On this episode of BrainStorm: I chat with my eleven year old son about what it’s like to live with a parent who has a mental illness. He also shares excellent advice about how to help friends his age.

Order my New Book: Here

Get Save My Life School: Here


BrainStorm by Natalie Harris is proudly produced by


My Improved Sound Sensitivity


I’m home and finished my programs at Homewood … early … again. You may remember that over two years ago (when I had my first Homewood stay) I also went home early causing my friend to nick-name me the Dark Knight because I was the only person she ever knew to finish a program early – like I had some super power. Well I don’t have super powers, I just have bad luck. I was supposed to have two more weeks of programming, but my doctor had to leave unexpectedly and he felt it was best if I carry on working with my psychologist at home rather than wait for him to return. So, I’m home. And happy to be.

The biggest thing I will take away from the program this time around is the improvement to my sound sensitivity. Being around noise all the time at Homewood put me into a type of ‘exposure therapy’ setting. At first I wore my earplugs pretty much the duration of the day, but as time went by I found that I could sit in class without them, and then walk the halls without them, and then – and this is BIG – eat in the cafeteria without them! Clinking glasses, loud laughers, chair draggers and all! This didn’t happen every day, but during the days it did, it felt like a huge accomplishment – because it was.

My sound sensitivity started in 2012, when I hardly even knew what PTSD was. I remember getting so mad at a tractor that drove around my neighbourhood all the time that I moved! Yes, that’s correct – I actually moved because of a tractor. But that goes to show you how severe my sensitivity was. I tried to wear foam earplugs, stay all day in the basement and even spend the day away from my neighbourhood just because of the fear I had of hearing that damn tractor. I didn’t know why it was happening. I later learned that my brain had actually physiologically changed due to the traumas I had witnessed in my career and my amygdala (the fight or flight centre of my brain) was hyper-active and causing me to feel like I needed to flee when I heard a loud noise.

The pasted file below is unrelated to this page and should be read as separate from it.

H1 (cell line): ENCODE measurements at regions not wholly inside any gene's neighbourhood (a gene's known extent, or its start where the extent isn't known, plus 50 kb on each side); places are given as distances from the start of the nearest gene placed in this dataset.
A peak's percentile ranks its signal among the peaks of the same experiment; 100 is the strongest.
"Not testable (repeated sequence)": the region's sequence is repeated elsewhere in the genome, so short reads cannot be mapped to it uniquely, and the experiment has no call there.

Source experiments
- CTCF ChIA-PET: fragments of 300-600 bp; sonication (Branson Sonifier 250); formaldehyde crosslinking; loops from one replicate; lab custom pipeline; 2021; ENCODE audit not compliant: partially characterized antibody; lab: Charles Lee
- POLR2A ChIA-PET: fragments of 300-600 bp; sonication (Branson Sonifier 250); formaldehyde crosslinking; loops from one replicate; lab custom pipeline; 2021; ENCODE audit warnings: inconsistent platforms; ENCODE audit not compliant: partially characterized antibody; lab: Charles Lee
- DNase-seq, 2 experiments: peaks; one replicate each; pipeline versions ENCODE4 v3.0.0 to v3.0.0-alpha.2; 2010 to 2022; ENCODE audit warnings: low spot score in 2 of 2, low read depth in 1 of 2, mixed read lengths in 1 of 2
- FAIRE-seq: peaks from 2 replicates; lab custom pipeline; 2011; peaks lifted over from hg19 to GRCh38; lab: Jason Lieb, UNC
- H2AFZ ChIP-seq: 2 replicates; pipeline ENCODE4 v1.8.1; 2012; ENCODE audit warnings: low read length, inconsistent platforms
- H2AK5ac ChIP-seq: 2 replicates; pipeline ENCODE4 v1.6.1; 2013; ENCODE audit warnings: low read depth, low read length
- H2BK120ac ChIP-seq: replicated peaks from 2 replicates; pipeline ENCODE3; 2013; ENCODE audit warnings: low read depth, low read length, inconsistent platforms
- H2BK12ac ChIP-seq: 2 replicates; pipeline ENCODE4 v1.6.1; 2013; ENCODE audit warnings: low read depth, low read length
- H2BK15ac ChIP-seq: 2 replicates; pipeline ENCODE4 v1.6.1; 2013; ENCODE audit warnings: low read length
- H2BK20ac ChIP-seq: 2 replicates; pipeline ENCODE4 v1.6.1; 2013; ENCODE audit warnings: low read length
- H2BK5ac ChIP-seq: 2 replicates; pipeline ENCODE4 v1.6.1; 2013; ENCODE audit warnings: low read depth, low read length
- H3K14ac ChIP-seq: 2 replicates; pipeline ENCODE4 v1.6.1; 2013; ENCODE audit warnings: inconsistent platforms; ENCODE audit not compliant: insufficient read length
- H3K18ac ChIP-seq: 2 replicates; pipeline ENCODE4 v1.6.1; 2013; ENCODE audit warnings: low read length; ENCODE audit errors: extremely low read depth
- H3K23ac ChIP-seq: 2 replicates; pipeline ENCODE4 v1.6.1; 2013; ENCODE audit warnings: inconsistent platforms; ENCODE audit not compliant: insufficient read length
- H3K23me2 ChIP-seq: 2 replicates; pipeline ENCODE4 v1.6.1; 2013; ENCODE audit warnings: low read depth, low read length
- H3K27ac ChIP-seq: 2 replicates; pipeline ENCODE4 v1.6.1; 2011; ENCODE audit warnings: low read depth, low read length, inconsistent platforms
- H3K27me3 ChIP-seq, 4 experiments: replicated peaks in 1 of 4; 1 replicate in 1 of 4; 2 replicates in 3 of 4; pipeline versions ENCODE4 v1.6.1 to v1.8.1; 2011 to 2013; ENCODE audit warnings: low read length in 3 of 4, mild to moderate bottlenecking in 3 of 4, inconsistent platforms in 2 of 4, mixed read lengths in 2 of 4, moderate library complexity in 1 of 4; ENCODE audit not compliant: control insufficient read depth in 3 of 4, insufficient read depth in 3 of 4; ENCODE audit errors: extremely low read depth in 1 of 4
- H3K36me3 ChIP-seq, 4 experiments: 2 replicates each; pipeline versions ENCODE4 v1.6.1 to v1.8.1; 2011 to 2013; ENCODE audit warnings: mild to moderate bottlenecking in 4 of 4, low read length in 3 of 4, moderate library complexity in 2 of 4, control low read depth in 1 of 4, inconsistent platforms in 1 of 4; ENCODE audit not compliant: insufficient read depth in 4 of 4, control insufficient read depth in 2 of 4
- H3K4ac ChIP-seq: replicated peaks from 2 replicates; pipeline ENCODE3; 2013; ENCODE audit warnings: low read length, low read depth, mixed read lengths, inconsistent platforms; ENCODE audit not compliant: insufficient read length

The severity of my sound sensitivity increased over the years and I eventually had musician earplugs made to block out certain decibels of sound. These earplugs changed my life for the better and allowed me to participate in the world a lot more, but my deep down fear of the sounds around me still caused me to isolate a lot and hence decrease my exposure to sound all together.

So, being a patient at Homewood gave me a hidden gift of exposure to sound – something my psychologist and I had been talking about trying. This is not to say that this exposure would work for everyone, and I definitely advise you to speak to your doctor about any type of treatment you choose, but I can say that for me, it helped. I’m still not ready to go to a concert or not plug my ears when a motorcycle drives by, but being able to even walk down a hall without my earplugs has made me feel almost as strong as the Dark Knight. And I would say that that’s pretty damn awesome.



From Inside The Homewood Walls

On this episode of BrainStorm I share what it is like to be a patient at Homewood Health. I share journal entries, progress reports, and more…


Pre-order my New Book: Here

Get Save My Life School: Here

This episode of BrainStorm is brought to you by The Homewood Health Clinic Mississauga 

BrainStorm by Natalie Harris is proudly produced by